Most U.S. and Canadian insurance policies cover both countries. Insurance laws differ between the two, but your policy most likely includes a provision for travel across the border. When you cross, your policy is still active. However, it’s a good idea to contact your provider to confirm. Your agent may also send you a temporary insurance card to take with you. In addition to this documentation, you should also pack your proof of citizenship.

Traveling to Mexico is different. U.S. insurance companies may provide coverage for vehicle damage in Mexico but not liability coverage; you must purchase a separate policy from a Mexican insurance provider. You may be able to purchase coverage as you cross, but having it in place before you start your trek is preferable.

Do you plan to leave your car at home and travel abroad? If you rent a car in another country, your insurance policy usually doesn’t provide coverage. You will need to purchase rental insurance. The U.S. embassy in that country can provide information about the rental car insurance requirements there. Some places require coverage which is only available in that country.

Before you travel, contact your carrier. Let them know about your trip, find out exactly what your policy covers, determine if you need any additional documentation and make plans to purchase international coverage if needed.

Be a Happy Quitter: These Resources Can Help

Everyone knows the risks of smoking. But as many former smokers can attest, quitting smoking may be the hardest thing you’ve ever done. Some people have attempted to quit up to 30 times before they’re successful.

Even if you’ve failed before, there are many free programs and prescription medications that can help you succeed this time. For example: The American Lung Association (ALA) offers a program called Freedom From Smoking. Available online or by smartphone, this interactive program guides you through the quitting process with support from successful quitters. Additionally, Freedom offers small-group sessions around the country; you can find your local group through the ALA’s interactive national map, by clicking on your state.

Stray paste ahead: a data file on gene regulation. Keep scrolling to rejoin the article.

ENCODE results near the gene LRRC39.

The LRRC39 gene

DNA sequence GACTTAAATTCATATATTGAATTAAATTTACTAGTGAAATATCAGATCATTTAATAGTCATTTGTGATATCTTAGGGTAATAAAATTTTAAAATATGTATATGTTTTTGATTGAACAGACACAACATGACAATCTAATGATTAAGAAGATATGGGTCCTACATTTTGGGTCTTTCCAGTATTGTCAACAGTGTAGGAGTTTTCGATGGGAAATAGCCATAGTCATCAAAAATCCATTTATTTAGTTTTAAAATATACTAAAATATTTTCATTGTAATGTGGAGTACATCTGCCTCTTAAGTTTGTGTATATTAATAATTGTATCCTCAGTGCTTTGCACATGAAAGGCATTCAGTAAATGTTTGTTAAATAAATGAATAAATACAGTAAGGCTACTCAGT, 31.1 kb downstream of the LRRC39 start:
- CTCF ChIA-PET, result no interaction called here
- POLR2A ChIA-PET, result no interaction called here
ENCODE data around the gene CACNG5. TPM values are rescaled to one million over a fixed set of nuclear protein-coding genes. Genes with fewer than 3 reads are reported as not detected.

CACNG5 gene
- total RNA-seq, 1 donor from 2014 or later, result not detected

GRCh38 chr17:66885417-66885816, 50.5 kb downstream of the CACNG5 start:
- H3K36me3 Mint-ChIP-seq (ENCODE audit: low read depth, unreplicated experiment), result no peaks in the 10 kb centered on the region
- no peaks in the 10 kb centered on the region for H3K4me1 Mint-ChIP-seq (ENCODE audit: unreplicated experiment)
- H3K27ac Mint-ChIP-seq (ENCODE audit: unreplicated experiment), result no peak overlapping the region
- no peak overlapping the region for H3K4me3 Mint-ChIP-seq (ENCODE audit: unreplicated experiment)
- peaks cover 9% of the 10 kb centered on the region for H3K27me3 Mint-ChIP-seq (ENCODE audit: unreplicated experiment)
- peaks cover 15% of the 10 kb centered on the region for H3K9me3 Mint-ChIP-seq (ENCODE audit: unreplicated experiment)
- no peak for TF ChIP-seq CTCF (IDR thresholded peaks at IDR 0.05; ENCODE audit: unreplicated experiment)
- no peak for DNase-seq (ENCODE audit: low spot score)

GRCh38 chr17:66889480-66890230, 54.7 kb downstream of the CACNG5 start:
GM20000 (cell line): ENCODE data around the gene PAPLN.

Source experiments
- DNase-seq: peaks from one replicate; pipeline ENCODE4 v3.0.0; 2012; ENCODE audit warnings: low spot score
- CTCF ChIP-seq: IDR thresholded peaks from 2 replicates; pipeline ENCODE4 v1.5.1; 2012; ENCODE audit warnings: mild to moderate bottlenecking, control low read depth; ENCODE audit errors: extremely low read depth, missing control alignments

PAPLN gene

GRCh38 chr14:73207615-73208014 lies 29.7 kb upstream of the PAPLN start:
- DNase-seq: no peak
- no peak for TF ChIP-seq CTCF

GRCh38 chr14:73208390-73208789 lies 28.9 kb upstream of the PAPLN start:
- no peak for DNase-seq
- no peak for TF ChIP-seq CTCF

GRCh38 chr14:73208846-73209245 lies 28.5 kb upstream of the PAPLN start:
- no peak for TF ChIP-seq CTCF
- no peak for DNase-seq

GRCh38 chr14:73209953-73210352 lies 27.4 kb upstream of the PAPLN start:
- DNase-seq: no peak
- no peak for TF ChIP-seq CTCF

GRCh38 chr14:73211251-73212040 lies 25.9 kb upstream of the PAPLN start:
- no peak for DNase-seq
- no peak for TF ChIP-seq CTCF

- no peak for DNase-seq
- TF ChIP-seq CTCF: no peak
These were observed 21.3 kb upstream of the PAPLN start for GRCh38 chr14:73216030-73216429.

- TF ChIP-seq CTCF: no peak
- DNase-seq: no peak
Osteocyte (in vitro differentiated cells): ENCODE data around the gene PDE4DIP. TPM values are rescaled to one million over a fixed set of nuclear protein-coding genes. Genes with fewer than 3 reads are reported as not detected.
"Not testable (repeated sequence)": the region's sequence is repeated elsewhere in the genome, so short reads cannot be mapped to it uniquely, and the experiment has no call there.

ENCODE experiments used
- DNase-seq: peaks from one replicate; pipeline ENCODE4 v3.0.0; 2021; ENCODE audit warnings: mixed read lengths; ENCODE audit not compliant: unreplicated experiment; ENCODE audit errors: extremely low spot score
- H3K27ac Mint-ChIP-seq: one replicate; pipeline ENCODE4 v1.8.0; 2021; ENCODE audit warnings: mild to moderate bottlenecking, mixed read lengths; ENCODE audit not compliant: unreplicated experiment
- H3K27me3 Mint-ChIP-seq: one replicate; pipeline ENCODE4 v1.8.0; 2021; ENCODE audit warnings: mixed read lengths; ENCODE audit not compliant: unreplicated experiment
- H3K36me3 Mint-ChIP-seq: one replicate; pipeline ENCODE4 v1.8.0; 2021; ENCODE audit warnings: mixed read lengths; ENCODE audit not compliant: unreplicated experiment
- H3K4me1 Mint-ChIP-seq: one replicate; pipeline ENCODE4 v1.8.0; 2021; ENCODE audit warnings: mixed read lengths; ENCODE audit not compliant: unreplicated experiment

Smokefree.gov is another source of help. Whether you want to quit or you need help after you’ve quit, visit the free website and click on an appropriate link to get needed support.

Your health care insurance provider is a great resource to help you stop smoking. Medicare, for example, benefits if you stop smoking, because medical interventions are typically less costly for nonsmokers. It covers smoking cessation medications, including sprays and some oral medications (Part D coverage may offer a wider range of medications than basic Medicare), and also offers up to four individual counseling sessions plus two quit attempts per year. And did you know that most health insurance companies also offer smoking cessation programs?

If you are currently enrolled in a plan through the Affordable Care Act (ACA, also called Obamacare), you may have some level of coverage for stop-smoking programs.

Future policy changes may impact your coverage, so if you’re hoping to quit at some point, you may want to look into these benefits now.

But never quit trying. When a smoker quits, that smoker and his or her family members all benefit. And while it’s difficult, you can do it with the help of these and other resources.

Discover the Health Benefits – and the Joys – of Walking